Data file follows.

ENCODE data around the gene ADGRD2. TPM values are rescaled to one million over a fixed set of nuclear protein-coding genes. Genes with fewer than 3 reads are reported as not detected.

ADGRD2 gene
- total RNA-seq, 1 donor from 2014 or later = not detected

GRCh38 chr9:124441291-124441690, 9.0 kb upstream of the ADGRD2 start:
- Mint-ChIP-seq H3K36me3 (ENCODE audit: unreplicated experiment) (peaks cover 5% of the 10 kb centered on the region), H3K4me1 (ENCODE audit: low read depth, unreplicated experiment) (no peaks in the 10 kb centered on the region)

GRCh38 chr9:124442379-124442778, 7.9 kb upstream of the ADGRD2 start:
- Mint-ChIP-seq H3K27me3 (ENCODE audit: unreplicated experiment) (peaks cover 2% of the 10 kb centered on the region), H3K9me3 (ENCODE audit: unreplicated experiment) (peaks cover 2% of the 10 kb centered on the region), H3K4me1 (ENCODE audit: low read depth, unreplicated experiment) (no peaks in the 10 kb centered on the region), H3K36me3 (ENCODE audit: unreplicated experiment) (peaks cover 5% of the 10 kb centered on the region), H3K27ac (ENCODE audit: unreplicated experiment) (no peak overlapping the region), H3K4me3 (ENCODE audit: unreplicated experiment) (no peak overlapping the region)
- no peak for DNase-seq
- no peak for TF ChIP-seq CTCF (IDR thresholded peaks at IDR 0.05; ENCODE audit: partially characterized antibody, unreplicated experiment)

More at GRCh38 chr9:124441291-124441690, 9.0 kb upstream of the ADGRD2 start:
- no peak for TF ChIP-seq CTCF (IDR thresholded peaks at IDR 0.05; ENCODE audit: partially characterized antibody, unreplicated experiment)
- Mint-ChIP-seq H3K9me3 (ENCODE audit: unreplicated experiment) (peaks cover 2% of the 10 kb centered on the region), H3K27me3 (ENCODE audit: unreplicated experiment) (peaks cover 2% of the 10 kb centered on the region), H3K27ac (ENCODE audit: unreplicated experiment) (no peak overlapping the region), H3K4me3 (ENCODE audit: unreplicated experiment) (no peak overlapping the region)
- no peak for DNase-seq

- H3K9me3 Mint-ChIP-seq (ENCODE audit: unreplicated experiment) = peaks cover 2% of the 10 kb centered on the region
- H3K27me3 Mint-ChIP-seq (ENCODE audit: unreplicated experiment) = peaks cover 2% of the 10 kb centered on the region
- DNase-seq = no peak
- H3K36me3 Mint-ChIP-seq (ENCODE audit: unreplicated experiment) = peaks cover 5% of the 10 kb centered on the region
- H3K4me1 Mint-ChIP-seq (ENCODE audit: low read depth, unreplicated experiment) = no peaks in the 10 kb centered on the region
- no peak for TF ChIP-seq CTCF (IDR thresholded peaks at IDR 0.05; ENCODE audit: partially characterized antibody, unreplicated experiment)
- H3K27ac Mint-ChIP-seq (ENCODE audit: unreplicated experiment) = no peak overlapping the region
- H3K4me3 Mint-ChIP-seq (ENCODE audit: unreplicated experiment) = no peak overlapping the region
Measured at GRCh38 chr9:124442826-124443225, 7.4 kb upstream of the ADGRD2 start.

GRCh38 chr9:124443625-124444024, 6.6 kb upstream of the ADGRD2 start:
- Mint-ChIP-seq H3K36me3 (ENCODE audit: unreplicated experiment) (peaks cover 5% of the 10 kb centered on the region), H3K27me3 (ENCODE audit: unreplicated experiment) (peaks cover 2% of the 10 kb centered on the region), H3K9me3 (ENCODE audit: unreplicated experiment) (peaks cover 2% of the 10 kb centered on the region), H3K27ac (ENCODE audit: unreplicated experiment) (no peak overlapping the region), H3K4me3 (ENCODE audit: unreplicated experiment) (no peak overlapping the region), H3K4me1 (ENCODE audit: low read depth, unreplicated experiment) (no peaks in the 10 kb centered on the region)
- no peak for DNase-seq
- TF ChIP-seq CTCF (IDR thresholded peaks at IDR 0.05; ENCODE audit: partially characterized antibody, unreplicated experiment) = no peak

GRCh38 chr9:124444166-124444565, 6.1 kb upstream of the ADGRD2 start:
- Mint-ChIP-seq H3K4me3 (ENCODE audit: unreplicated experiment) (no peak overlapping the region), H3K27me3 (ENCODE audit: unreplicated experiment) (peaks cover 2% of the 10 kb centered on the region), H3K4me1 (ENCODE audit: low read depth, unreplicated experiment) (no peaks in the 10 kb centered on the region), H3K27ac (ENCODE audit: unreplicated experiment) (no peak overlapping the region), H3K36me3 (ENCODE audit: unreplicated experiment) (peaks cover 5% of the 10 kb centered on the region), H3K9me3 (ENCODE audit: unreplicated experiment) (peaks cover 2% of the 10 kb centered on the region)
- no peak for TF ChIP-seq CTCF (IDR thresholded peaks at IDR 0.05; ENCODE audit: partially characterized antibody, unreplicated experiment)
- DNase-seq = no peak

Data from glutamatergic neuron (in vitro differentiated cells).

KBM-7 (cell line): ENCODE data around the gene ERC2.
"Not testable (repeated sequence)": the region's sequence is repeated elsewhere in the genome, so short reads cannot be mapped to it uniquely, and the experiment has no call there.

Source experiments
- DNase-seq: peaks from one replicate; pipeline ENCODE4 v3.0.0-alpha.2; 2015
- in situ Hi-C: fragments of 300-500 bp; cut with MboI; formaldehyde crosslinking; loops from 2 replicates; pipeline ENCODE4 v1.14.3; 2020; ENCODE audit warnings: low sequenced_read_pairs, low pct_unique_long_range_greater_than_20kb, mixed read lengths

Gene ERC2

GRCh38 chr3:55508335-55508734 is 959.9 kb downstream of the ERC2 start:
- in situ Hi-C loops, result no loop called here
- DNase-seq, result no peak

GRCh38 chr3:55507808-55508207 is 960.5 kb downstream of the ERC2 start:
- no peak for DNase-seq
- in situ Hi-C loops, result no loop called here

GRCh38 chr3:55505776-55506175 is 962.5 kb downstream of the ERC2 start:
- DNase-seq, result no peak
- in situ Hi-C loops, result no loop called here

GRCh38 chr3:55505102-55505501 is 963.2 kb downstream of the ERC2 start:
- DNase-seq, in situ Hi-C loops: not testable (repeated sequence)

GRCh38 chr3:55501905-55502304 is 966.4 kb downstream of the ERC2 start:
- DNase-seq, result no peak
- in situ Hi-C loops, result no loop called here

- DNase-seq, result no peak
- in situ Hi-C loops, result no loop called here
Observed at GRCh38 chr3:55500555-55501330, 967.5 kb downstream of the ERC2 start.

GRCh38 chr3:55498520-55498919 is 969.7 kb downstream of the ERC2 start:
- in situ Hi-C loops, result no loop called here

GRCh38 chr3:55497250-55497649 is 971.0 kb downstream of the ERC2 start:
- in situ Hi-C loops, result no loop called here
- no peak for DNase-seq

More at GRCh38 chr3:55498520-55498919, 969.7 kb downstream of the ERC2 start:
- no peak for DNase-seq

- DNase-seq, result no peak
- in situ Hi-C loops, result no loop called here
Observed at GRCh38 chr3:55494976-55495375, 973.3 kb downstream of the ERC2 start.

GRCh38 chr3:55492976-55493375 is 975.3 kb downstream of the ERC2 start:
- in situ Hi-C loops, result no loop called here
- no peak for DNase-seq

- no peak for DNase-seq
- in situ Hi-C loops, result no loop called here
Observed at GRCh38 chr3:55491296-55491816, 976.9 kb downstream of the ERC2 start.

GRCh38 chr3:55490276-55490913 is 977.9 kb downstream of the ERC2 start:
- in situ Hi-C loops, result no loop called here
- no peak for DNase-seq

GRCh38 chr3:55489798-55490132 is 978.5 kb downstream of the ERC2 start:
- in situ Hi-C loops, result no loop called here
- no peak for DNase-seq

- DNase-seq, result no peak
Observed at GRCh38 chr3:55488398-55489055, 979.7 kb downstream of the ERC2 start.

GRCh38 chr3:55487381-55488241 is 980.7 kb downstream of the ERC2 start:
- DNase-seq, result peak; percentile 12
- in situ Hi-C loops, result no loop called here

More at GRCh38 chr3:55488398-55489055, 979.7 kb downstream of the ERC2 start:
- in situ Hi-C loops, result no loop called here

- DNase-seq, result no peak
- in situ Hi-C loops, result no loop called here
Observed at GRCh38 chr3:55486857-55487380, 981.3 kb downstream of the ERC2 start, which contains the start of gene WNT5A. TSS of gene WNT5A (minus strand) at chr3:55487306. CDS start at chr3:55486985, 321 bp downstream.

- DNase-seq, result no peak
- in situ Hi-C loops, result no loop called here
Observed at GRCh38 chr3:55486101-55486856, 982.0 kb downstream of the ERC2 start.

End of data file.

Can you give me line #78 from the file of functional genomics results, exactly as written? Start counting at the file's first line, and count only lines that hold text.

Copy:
Observed at GRCh38 chr3:55488398-55489055, 979.7 kb downstream of the ERC2 start.